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What if science fiction’s most bone-chilling eugenicist was real? What if Adolf Hitler managed to get his hands on his research? That’s the premise of The Army of Dr. Moreau, a hybrid of monster horror and a WWII era adventure epic. With four issues out already, the climax of this story feels as if it could be right around the corner. There’s never a dull moment in this rapidly paced series about myths that turn out to be true, and the constantly debated question over whether the subjects of these genetic experiments are man or beast.
When we last left off, a team of soldiers and agents were sent to find Moreau’s mythic island with a guide who claims to have seen it all before. His name is Edward Prentiss, and for the first three issues he was the butt of jokes and ridicule. Not so surprisingly, nobody believes his claims to have seen Moreau’s creations first hand. In the setting of this book, H.G. Wells exists and so does his acclaimed work, The Island of Dr. Moreau. Only, he alleges it’s based on true events, so the skepticism of these men is easy to understand. Unfortunately, their skepticism is misplaced.
The conclusion to issue #3 left us with quite the cliffhanger. Not only does Prentiss and his team find a village belonging to the offspring of Moreau’s creations, but most of it had already been ransacked by the Nazis. All at once, the skeptics were forced to face two unthinkable realities. The first of these is that everything they thought was a lie turned out to be quite true. The second: the Nazis could be much farther along than expected, and the heroes might be both undermanned and under-gunned.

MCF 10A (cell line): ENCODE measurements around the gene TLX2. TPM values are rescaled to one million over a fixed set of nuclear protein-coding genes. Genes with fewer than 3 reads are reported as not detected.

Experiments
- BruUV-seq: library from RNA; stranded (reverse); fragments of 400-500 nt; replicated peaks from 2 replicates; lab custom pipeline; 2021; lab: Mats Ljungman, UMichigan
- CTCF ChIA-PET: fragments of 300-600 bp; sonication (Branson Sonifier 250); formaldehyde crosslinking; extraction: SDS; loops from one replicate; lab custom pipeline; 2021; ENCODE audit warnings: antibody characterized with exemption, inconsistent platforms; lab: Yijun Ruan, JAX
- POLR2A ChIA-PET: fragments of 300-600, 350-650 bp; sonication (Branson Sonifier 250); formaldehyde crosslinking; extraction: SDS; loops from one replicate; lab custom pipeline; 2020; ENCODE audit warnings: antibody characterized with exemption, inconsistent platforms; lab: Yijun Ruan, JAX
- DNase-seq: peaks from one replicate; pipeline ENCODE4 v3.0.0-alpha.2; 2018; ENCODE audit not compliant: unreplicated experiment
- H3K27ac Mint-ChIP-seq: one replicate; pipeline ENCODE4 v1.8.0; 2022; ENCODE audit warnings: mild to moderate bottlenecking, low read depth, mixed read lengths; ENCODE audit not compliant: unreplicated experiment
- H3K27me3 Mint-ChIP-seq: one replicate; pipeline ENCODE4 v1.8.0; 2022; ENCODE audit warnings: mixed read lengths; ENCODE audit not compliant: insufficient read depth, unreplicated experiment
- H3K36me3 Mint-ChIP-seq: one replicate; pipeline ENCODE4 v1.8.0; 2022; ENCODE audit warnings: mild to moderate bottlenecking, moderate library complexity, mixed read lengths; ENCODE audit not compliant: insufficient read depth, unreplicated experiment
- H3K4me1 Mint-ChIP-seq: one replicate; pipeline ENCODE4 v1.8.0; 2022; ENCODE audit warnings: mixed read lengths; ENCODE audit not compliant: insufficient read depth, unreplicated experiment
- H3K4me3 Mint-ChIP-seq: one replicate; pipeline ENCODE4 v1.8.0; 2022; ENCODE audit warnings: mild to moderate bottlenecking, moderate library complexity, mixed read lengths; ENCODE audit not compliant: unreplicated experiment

Issue #4 was a homerun for a handful of reasons. It was one of those issues where a lot of unanswered questions are brought to light. Additionally, our team of heroes is going to need to start approaching their mission in new ways, so this was indeed a turning point in the story. The flashbacks to the young Edward Prentiss have opened up every issue so far, and they’re always so effective. Prentiss has an affinity for Moreau’s creations, and in his mind they’re far more than just animals. The time he spent on the Island in his younger days, it appears, was far more than a brief vacation.
David Walker has given us a truly fantastic comic book in The Army of Dr. Moreau, and an underrated one at that. While the good and the bad might be shuffled neatly into their respective designations, that’s what you tend to get when you bring Nazis into the mix. But the black and white character morality doesn’t render this story completely without depth. Very interesting and thought provoking questions are raised about Moreau’s work and about his creations. I also believe that there’s great merit in this story’s ability to keep things interesting and in bringing the reader some good old-fashioned action and adventure.
Carl Sciacchitano’s artwork is also deserving of recognition. As an up and coming artist, I hope to see him getting a lot more credits in the future. I love the layout of his panels; he brings a much-needed diversity to their arrangement over the course of each issue. I also like the design of his monsters, and the Frankenstein-ish look given to the ones created by the Nazis. This is a damn good monster story, and the creative team deserves credit. Sara Machajewski’s color work is not to be overlooked. Her flashbacks are rendered in a sepia tone, which makes for striking contrasts with her normally bright colors.
As I said earlier, the Army of Dr. Moreau is moving at a very rapid pace. I, therefore, have no intention of jumping ship now. There are big things on the horizon, and the body count among the good-guys is already on the rise. Do they have the firepower to stop the Nazis? At this point, it looks as if they’re biting off more than they can chew, and I’m very interested to see if this conflict will expand outside the borders of Moreau’s Island, or if its secrets will never leave its sunny, sandy shores.